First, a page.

Toronto’s The Rural Alberta Advantage have always held a special place in my heart. They were one of the first acts that I ever properly “covered” as a “music critic” and I still have the self-released DIY edition of their debut LP, Hometowns… in addition to the “official” version re-released by Saddle Creek. I first characterized them as, “a poetically hungover Pixies.” They’ve been together for nearly a decade and established a reputation for churning out what could-be folk or roots rock, transformed into chaotic and rambunctious indie pop… all while keeping existential turmoil at the heart of their lyricism and inspiration.
The Rural Alberta Advantage, or RAA, are comprised of singer/songwriter Nils Edenloff, percussionist Paul Banwatt, and multi-instrumentalist Amy Cole. Since the release of their first LP in 2008 they released a follow-up, Departing, in 2011, and this September saw the release of their third LP, Mended With Gold. The album sees the band continuing to explore their roots-rock-based indie pop sounds that are both anthemic, yet very chaotically punk in execution. The album also has the band taking their collaboration process to a new level. I recently got a chance to chat with Paul Banwatt, who tells me that while he feels as though the sound of the album is still very much classic RAA, that the process behind creating these songs is an evolution of sorts.
“It’s definitely still us. I wouldn’t say it’s a giant departure, but it’s also a step forward. I’ve always felt like our albums didn’t sound as big as our live show and people would tell us that, but I think we did that with this record. It was probably our most collaborative effort. We always all contributed but, for this one, we really came together and all had input on everything everyone was doing.”
The Rural Alberta Advantage are currently on the road and will be playing The First Unitarian Church next Wednesday, November 12th. The band has become known for their shows, which have been critically characterized as some of the most impressive live experiences of the 21st century, and Paul tells me that after a substantial break from touring that they’re certainly taking a more calculated approach to their shows, but that you can expect all of the excitement that has gained them their reputation.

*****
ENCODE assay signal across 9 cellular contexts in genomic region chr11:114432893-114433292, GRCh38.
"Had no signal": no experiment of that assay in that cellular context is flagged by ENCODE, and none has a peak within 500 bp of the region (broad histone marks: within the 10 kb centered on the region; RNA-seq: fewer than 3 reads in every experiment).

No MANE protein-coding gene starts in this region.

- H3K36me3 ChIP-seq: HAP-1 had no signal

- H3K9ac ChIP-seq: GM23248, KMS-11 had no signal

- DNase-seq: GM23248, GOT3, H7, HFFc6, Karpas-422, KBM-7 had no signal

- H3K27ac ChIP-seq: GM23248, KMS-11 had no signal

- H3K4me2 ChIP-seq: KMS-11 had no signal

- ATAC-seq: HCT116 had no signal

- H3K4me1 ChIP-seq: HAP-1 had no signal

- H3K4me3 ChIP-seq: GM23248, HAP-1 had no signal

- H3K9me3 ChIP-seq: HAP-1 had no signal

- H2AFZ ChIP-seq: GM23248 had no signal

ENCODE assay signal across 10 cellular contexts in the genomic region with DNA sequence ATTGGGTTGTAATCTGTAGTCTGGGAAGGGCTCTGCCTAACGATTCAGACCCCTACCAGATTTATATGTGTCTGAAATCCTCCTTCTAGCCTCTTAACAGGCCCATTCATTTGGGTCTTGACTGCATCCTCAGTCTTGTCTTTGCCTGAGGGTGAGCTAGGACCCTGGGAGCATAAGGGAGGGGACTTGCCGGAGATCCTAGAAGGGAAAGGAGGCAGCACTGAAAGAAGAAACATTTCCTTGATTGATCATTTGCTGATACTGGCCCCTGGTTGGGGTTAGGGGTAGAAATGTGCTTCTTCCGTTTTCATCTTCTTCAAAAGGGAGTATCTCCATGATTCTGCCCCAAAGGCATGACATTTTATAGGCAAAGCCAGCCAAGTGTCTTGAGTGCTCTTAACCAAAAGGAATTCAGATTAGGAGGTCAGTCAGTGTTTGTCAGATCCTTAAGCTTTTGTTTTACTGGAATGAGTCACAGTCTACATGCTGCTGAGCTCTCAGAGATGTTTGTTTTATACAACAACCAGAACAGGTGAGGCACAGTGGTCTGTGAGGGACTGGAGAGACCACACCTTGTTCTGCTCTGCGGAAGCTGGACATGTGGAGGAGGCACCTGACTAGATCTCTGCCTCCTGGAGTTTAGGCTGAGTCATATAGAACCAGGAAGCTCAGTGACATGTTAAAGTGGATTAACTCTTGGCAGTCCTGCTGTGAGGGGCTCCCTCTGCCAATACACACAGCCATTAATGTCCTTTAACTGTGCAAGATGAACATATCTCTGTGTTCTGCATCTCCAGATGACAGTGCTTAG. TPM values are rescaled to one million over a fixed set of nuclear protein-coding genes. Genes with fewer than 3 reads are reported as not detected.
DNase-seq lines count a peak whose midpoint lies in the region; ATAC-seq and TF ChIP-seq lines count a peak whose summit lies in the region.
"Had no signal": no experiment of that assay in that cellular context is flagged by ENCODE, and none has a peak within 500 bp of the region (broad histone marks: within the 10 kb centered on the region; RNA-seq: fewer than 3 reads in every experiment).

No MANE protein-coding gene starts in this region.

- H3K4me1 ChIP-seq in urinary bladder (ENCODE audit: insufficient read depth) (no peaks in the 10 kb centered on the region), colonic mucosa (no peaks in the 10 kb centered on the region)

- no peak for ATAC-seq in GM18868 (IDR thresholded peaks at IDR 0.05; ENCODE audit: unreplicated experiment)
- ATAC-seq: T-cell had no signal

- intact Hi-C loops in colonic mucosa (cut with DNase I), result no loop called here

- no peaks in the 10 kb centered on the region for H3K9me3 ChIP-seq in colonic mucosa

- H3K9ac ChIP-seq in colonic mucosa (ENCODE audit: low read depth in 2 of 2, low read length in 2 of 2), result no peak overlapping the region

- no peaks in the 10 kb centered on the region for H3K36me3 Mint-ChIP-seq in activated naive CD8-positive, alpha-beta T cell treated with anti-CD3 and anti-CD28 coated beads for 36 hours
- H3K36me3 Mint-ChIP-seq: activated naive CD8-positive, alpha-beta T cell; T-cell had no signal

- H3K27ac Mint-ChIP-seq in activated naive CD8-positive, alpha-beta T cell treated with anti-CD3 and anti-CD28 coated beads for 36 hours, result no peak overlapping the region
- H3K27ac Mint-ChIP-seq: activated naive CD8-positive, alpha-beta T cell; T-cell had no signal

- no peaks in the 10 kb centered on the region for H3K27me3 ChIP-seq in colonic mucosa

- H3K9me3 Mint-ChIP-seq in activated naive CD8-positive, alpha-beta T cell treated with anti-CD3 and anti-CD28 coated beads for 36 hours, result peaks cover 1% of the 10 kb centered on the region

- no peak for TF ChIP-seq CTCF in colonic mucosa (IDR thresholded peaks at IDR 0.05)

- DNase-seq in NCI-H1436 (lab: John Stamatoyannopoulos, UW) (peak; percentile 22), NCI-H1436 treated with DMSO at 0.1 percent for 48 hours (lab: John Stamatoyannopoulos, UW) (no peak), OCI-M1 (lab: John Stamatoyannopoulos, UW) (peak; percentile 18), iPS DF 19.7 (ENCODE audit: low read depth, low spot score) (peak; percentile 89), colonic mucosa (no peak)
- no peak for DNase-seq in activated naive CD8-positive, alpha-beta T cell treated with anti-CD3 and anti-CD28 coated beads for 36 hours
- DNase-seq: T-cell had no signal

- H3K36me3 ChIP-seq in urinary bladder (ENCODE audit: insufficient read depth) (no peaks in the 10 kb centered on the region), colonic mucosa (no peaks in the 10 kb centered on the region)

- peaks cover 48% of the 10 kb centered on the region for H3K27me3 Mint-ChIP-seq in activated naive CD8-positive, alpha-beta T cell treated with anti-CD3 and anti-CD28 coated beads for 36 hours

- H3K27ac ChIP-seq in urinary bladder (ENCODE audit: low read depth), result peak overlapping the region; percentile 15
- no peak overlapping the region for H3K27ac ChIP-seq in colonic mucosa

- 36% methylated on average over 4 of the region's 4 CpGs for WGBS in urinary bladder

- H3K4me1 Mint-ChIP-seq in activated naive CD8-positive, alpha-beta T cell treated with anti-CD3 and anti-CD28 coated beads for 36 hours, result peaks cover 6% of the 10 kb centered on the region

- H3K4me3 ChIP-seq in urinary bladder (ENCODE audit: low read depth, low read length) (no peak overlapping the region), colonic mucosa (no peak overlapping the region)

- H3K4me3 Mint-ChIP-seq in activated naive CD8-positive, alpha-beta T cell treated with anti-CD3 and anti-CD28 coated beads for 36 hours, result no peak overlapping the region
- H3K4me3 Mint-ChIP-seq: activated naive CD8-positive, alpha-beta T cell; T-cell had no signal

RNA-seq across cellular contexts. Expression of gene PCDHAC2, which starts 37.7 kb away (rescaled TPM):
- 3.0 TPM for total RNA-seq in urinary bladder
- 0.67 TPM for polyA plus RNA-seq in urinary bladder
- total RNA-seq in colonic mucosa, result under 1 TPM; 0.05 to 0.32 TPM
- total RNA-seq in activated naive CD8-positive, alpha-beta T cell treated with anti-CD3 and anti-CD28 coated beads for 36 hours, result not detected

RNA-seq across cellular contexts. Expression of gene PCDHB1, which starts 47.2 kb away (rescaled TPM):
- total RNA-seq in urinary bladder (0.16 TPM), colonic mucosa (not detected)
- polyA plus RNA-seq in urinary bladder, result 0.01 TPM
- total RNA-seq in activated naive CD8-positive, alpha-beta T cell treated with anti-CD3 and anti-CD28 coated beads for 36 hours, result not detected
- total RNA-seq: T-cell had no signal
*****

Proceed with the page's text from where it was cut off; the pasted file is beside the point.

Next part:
“We’ve never done anything like this before. We set aside a couple months to just get our live show ready to go because we want it to be a really good show and it really does feel great that people even remember us after three years, which it has been since the last time we’ve really toured. And it’s funny because we play an hour set, but it’s twenty songs in that hour. We’ll probably push the new album a bit, but we like to mix it up and play a bit of everything.”
Despite hailing from Canada, The Rural Alberta Advantage have a fairly prominent history in The City of Brotherly Love and Sisterly Affection, playing exceptionally memorable, high-energy shows at Kung Fu Necktie in 2009 and 2010, and the best DIY basement show of 2011 at the Church, so I ask Paul his thoughts on Philthy and he tells me that not only have they enjoyed playing shows in the 215, but that the city has a personal connection for him, which makes visits all that much more special: “Philadelphia is one of my favorite places. I have a bunch of family there, so Philly is one of my favorite places to play because I get to play in front of my family. And also, I don’t eat beef anymore, but I have one exception and that’s a Philly cheesesteak, a real one, and it’s funny because since I don’t eat beef, I take it really hard, but it’s so worth it.”